One of the towers had collapsed, though we didn’t know that. We lingered in the basement of the building as more refugees arrived. They were all covered with unearthly white soot, ashes of the burning building.
After a lull it seemed prudent to leave and we made our way across the street.
We stopped at a green-grocer where I had bought my lunch a thousand times but they wouldn’t let us in.
The building next door, fancifully named the Regatta, was kinder. They ushered us in and offered us water and comforted us as we waited – for what, we weren’t sure. Eventually, police officers showed up and led us to a boat docked nearby that would lead us to safety inNew Jersey. As I walked to the boat, I remember thinking: “It has happened again.”
I was thinking back to that long-ago day in the 1960s when as Jewish refugees fromEgypt, my family and I had also been forced to flee, boarding a boat that took us fromAlexandriato safety abroad.
As we drove down Route 27 that October morning, we saw a sign for “Pumpkintown.” We stopped the car and wandered into a painfully jolly scene – pumpkins everywhere for sale, children playing amid haystacks.
My husband bought me a roasted corn which I munched on as we walked the grounds, amazed that such prettiness still existed on this earth.
* * * *
Room 119 of the Sag Harbor Inn seemed as good a place as any to set up my new office.
We all but moved in. My husband, a reporter for The Daily News, still had to work out of his newsroom Monday to Friday, but we lingered on weekends, leaving early Monday morning for the city.
When we’d return Friday nights, I always requested Room 119.
A friend pointed out that 119 was 9/11 backwards.
There was a dreamlike quality to that period. I would venture out to our balcony and stare at the water, then come back inside and work on a story.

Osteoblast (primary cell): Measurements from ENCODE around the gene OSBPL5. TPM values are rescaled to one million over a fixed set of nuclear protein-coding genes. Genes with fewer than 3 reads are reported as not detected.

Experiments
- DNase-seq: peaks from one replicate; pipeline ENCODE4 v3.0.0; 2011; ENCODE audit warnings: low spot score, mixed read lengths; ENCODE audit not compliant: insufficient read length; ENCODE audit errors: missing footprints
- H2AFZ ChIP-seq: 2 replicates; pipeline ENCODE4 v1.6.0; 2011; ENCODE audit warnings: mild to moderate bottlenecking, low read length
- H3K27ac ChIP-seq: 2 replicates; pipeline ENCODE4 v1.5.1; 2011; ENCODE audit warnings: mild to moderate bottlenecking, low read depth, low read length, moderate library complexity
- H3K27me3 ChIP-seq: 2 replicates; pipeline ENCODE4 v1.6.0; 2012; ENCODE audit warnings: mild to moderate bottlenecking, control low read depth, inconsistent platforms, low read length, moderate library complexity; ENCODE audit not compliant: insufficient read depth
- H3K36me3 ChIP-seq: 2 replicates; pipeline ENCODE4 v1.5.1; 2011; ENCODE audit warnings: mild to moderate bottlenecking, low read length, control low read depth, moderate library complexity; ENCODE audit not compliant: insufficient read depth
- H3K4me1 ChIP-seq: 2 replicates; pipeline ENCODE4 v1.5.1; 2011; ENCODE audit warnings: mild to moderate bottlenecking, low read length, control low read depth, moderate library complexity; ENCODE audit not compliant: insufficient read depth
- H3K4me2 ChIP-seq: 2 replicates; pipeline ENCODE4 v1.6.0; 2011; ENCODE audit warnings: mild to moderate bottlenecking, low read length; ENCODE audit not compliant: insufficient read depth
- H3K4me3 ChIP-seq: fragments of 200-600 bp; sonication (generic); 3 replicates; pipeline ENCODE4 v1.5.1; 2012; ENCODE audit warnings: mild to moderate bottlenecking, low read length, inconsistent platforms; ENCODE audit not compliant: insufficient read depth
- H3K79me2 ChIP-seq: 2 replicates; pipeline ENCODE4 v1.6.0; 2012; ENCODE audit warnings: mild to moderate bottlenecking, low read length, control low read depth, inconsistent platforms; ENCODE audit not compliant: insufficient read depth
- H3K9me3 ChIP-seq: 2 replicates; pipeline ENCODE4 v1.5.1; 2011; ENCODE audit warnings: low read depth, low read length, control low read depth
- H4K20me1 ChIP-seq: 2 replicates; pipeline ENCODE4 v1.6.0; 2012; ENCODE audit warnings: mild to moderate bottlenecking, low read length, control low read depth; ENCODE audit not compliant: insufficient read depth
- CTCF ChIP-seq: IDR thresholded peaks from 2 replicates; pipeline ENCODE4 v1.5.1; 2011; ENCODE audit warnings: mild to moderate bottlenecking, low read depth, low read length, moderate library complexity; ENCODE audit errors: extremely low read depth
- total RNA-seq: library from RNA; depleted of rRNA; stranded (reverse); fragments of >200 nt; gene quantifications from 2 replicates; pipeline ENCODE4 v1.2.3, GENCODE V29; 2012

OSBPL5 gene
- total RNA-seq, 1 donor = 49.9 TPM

I reported a Page 1 piece about a woman mail carrier whose route for years had been theWorldTradeCentertowers. Her name was Emma Thornton, and I’d found her toiling away in the main Post Office, sorting mail addressed to people in WTC offices – many of who were probably dead. She was trying to remain upbeat – to do her job.
That fall and winter,New Yorkwas still angst-ridden. Still, in my retreat in Room 119, I began to feel that maybe the terrorists wouldn’t find me, that I had discovered a safe-haven.
* * * *
Come Spring, we had settled into a routine, racing every weekend fromManhattantoSag Harbor.
ThoughNew York Cityhad stabilized somewhat, I had friends who had simply packed up and moved, relocating toLong IslandorNew Jersey.
I envied them – they weren’t taking any chances.
Passover was around the corner, and the prospect of staying inManhattanfor the holiday filled me with dread. While I was observant, I hadn’t found my ideal “shul” in theHamptons.
I had heard of an Orthodox synagogue inSouthampton. I called the Rabbi, Rafael Konikov, and asked if I could join his congregation. On Saturday morning, I made my way to a house tucked behind hedgerows – Chabad of Southampton Jewish Center. It had no sign, no identifying emblem, so I found myself wondering if it really was a synagogue.
Pushing the door open, I wandered into an airy room divided into two seating areas, one for men and one for women in accordance with tradition. Potted plants served as a divider.
The rabbi smiled at me: I had come in time for the Torah reading from the Five Books of Moses, to be followed by a special Haftarah, a section recited after the weekly portion.
This week, he announced, we would be retracing the prophet Ezekiel’s journey to theValleyofDry Bones. I followed in English as the Rabbi read from the Hebrew text the eerie story of Ezekiel coming across a desolate area filled with skeletal remains and watching amazed as one by one the bones stood up and began to move, filled with life again.
I felt myself shivering. It was as if I were reading not some ancient Biblical text but my own story of the last several months.